This article first appeared in Diario Financiero on June 18, 2018.
Reputational risk associated with bribery drives companies to establish this type of controls.
The steps taken by the Brazilian construction company OAS through the political operator Giorgio Martelli to get in contact with the heads of the ministries of Public Works and Energy of the first government of Michelle Bachelet, are a clear example of the way in which companies do not have to act when dealing with public officials.
In fact, the reputational risk associated with bribery is what has motivated companies to establish protocols in this regard and monitor their compliance. The first study on the subject, conducted by BH Compliance, found that 21% of the 130 business groups measured have some kind of regulation regarding the way they relate to the public sector.
“We see this as an improvement that is explained precisely by the greater commitment that companies are having by warning of the risks to which they are exposed when interacting with state entities or officials in secret and for dubious purposes,” said Susana Sierra, executive director of the consulting firm that measures the culture of the private sector.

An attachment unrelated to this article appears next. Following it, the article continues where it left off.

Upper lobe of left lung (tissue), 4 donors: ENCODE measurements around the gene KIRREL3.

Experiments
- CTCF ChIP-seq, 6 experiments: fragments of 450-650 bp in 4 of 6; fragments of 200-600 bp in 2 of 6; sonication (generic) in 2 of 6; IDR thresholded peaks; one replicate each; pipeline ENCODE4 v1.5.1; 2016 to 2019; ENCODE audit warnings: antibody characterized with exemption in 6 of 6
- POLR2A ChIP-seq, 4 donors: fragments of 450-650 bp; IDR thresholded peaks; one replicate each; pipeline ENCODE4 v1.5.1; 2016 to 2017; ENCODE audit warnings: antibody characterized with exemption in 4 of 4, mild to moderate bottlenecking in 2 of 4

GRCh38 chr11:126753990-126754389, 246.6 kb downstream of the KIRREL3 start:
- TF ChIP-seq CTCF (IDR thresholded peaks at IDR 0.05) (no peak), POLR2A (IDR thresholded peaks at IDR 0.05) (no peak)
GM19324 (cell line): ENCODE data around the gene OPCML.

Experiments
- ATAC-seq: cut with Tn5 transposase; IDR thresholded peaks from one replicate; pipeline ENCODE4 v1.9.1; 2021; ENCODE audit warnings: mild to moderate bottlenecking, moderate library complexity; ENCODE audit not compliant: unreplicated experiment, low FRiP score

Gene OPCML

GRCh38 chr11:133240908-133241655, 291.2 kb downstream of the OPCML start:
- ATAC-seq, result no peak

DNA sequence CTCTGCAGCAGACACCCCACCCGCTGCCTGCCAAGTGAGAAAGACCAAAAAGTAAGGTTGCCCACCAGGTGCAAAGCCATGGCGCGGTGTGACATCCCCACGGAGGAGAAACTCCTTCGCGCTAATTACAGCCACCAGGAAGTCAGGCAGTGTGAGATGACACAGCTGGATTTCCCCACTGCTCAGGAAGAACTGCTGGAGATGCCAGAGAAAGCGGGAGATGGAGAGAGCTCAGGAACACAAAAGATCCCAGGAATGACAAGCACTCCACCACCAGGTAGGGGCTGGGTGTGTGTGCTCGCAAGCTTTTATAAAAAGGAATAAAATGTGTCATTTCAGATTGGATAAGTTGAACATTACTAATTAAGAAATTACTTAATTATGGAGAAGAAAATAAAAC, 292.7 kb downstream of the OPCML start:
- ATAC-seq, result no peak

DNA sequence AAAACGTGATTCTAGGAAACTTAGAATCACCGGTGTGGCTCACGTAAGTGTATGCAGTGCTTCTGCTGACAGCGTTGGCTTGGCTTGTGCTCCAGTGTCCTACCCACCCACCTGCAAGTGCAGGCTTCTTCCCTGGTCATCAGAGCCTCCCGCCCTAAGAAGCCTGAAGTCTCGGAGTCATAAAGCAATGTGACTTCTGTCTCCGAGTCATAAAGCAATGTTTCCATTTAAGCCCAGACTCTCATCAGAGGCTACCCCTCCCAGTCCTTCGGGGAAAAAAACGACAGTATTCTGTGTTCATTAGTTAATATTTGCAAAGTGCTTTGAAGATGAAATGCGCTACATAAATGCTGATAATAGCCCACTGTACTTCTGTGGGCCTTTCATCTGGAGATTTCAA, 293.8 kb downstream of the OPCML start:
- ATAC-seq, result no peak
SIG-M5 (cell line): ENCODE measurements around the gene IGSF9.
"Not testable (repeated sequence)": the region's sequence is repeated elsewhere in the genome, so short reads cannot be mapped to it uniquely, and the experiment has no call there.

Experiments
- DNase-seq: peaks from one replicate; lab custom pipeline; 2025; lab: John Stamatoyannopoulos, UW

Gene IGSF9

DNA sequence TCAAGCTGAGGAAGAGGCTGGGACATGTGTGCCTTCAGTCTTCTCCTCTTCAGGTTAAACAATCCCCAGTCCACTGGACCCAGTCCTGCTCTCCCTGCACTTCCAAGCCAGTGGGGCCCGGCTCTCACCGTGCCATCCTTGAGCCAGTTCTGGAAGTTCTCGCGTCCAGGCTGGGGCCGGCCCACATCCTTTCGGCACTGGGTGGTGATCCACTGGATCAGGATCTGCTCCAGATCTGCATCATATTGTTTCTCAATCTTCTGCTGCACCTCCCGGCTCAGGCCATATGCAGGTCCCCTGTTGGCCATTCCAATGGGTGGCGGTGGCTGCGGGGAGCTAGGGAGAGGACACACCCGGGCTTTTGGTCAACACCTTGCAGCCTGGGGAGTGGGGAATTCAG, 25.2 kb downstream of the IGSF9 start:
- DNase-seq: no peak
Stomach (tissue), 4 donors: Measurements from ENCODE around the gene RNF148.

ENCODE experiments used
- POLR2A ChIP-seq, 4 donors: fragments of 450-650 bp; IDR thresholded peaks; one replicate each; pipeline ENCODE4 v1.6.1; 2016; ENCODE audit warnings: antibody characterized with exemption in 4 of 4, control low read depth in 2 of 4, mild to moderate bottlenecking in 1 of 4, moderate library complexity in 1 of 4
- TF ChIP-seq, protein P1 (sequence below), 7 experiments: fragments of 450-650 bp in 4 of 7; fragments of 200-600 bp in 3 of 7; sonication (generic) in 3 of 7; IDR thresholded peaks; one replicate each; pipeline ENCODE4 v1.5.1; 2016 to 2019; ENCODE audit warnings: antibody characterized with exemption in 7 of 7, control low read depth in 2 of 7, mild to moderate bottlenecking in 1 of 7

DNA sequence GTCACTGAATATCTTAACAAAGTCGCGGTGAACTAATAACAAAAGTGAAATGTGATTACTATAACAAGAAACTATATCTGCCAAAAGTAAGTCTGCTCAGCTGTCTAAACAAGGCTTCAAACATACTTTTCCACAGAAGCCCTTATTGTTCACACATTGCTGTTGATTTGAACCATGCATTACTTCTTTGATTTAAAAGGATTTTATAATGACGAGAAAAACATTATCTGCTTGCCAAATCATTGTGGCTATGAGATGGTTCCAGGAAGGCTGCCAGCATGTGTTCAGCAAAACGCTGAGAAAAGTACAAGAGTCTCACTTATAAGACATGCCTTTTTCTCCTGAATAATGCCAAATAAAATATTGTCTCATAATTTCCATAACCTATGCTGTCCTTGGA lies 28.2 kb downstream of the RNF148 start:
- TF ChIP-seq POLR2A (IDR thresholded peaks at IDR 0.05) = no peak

She adds that although this is a cultural issue that is difficult to establish, there has been an evolution towards the definition of best practices which, among other things, include guidelines on how to request a meeting with a public official, regardless of his or her rank, how to record the meeting, even leaving photographic evidence of the meeting and minutes of the content of the meeting. In some cases the protocol establishes, for example, that only a company representative may never attend this type of meeting or sets specific places to hold them, trying to establish a traceability of these meetings.
The executive comments that this type of record is useful for companies to clarify any complaints or mistrust about their performance that may arise later, as happened in the case of OAS.
Among the conclusions of the research is that 47% of the companies keep their policies and controls in place from the certification process to the monitoring process. However, 15% of them have not reached the sufficiency standards, as they still do not have controls in place or they are not operational.
Sierra also mentions that 17% of the companies measured are pending evaluation, since despite having controls in place, they do not have records because they state that they have not had this type of interaction with public officials, which is doubtful since by its nature it is very difficult for a company not to have this type of contact.